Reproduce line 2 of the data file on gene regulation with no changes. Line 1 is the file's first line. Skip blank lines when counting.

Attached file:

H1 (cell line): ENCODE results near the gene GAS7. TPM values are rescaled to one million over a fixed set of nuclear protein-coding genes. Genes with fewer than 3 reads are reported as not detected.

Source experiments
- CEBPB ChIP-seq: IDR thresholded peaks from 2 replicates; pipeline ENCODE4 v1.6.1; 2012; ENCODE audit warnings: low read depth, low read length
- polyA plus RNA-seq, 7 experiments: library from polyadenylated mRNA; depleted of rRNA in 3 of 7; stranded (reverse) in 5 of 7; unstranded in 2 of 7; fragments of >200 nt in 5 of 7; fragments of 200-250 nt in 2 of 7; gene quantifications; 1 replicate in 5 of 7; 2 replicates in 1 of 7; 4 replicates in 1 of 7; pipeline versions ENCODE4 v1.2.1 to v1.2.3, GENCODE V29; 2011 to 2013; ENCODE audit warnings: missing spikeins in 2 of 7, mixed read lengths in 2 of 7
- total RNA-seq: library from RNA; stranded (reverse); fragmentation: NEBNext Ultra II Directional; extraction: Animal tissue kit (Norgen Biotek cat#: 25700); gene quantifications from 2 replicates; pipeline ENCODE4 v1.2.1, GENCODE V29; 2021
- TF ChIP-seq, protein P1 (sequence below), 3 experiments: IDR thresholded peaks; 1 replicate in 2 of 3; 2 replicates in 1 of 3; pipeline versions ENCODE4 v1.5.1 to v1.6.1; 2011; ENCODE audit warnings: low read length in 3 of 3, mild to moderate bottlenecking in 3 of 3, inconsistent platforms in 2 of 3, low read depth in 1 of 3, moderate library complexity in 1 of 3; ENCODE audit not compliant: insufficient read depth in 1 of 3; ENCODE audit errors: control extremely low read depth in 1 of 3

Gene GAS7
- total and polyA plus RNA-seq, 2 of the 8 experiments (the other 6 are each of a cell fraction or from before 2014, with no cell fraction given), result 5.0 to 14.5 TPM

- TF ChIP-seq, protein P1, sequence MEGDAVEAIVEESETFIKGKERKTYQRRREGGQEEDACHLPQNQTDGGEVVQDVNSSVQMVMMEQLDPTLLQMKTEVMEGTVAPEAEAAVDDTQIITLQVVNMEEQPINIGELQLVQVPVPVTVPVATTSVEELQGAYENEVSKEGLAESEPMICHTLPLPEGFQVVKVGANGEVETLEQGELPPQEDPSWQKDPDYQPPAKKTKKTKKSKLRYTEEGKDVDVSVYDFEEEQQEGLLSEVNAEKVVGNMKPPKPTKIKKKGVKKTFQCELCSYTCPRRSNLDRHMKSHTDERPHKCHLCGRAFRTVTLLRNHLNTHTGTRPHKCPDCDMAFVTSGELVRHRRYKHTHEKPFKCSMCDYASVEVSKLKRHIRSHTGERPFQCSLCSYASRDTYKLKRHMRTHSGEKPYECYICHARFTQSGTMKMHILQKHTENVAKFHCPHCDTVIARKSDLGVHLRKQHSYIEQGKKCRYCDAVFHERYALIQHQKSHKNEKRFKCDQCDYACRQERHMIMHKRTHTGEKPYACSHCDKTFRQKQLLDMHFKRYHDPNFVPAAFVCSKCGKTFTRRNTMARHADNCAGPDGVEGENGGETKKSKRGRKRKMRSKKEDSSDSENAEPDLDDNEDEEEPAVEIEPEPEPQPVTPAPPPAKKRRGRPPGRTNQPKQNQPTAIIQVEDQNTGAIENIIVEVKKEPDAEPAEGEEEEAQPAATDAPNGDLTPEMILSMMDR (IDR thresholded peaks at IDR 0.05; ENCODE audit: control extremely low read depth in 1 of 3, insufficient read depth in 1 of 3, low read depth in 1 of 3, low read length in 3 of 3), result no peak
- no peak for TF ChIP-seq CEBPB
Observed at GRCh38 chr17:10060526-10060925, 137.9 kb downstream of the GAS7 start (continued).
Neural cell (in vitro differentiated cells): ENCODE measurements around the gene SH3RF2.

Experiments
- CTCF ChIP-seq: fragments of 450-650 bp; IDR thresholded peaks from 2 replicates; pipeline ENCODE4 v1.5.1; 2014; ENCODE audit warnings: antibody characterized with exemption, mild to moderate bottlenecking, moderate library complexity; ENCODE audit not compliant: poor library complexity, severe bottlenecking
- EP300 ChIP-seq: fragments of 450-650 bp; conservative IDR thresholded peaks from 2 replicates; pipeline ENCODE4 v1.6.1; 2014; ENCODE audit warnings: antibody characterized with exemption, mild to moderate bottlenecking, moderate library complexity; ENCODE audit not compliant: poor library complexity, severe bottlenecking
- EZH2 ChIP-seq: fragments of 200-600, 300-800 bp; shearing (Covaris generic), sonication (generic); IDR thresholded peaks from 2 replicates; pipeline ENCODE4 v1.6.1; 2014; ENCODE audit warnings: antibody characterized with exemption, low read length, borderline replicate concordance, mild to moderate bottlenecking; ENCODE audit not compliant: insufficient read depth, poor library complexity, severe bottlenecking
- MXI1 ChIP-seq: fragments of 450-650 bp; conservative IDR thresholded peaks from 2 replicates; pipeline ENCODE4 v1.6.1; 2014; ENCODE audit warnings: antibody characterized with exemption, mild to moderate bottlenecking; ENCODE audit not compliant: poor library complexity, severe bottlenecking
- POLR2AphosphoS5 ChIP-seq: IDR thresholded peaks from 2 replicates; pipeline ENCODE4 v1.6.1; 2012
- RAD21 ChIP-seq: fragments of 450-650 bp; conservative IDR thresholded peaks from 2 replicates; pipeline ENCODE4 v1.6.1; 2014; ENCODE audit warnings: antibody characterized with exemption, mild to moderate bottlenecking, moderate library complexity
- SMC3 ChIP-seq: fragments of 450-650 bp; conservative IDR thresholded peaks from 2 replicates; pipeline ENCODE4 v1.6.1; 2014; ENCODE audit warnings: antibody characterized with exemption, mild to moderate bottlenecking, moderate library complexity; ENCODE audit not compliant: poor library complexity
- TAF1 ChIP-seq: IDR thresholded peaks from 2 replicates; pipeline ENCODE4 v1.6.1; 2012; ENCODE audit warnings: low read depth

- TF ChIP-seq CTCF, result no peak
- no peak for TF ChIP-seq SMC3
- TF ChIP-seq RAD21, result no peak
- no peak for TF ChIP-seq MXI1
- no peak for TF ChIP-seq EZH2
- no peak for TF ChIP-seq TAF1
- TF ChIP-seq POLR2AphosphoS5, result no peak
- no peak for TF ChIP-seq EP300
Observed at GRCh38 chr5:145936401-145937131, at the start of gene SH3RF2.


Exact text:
Source experiments